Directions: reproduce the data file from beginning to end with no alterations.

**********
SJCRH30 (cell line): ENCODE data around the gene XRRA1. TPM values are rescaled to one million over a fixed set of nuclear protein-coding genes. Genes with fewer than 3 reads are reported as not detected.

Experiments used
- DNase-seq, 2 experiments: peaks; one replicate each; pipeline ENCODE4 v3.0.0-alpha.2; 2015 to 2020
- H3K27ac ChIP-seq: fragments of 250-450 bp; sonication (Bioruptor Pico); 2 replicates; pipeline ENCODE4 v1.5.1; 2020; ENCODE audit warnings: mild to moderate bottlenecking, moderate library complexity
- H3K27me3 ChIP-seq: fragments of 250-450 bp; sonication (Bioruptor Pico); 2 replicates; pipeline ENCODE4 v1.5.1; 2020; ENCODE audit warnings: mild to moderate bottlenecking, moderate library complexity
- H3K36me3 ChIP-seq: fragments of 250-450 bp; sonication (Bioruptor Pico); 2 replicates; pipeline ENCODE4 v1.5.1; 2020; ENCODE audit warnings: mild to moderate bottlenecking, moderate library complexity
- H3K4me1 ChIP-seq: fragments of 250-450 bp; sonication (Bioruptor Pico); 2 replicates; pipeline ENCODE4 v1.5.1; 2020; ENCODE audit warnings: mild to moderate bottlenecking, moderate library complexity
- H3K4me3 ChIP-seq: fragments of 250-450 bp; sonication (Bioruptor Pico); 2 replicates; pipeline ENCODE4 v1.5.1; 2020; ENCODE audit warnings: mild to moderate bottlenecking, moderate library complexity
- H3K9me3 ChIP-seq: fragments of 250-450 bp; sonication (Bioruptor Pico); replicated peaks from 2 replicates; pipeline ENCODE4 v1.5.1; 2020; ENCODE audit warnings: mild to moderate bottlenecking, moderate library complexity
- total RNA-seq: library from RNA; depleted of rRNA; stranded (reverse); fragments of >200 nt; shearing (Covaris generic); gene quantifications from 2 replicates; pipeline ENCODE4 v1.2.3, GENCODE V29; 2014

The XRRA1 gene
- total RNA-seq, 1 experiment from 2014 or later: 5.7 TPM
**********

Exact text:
SJCRH30 (cell line): ENCODE data around the gene XRRA1. TPM values are rescaled to one million over a fixed set of nuclear protein-coding genes. Genes with fewer than 3 reads are reported as not detected.

Experiments used
- DNase-seq, 2 experiments: peaks; one replicate each; pipeline ENCODE4 v3.0.0-alpha.2; 2015 to 2020
- H3K27ac ChIP-seq: fragments of 250-450 bp; sonication (Bioruptor Pico); 2 replicates; pipeline ENCODE4 v1.5.1; 2020; ENCODE audit warnings: mild to moderate bottlenecking, moderate library complexity
- H3K27me3 ChIP-seq: fragments of 250-450 bp; sonication (Bioruptor Pico); 2 replicates; pipeline ENCODE4 v1.5.1; 2020; ENCODE audit warnings: mild to moderate bottlenecking, moderate library complexity
- H3K36me3 ChIP-seq: fragments of 250-450 bp; sonication (Bioruptor Pico); 2 replicates; pipeline ENCODE4 v1.5.1; 2020; ENCODE audit warnings: mild to moderate bottlenecking, moderate library complexity
- H3K4me1 ChIP-seq: fragments of 250-450 bp; sonication (Bioruptor Pico); 2 replicates; pipeline ENCODE4 v1.5.1; 2020; ENCODE audit warnings: mild to moderate bottlenecking, moderate library complexity
- H3K4me3 ChIP-seq: fragments of 250-450 bp; sonication (Bioruptor Pico); 2 replicates; pipeline ENCODE4 v1.5.1; 2020; ENCODE audit warnings: mild to moderate bottlenecking, moderate library complexity
- H3K9me3 ChIP-seq: fragments of 250-450 bp; sonication (Bioruptor Pico); replicated peaks from 2 replicates; pipeline ENCODE4 v1.5.1; 2020; ENCODE audit warnings: mild to moderate bottlenecking, moderate library complexity
- total RNA-seq: library from RNA; depleted of rRNA; stranded (reverse); fragments of >200 nt; shearing (Covaris generic); gene quantifications from 2 replicates; pipeline ENCODE4 v1.2.3, GENCODE V29; 2014

The XRRA1 gene
- total RNA-seq, 1 experiment from 2014 or later: 5.7 TPM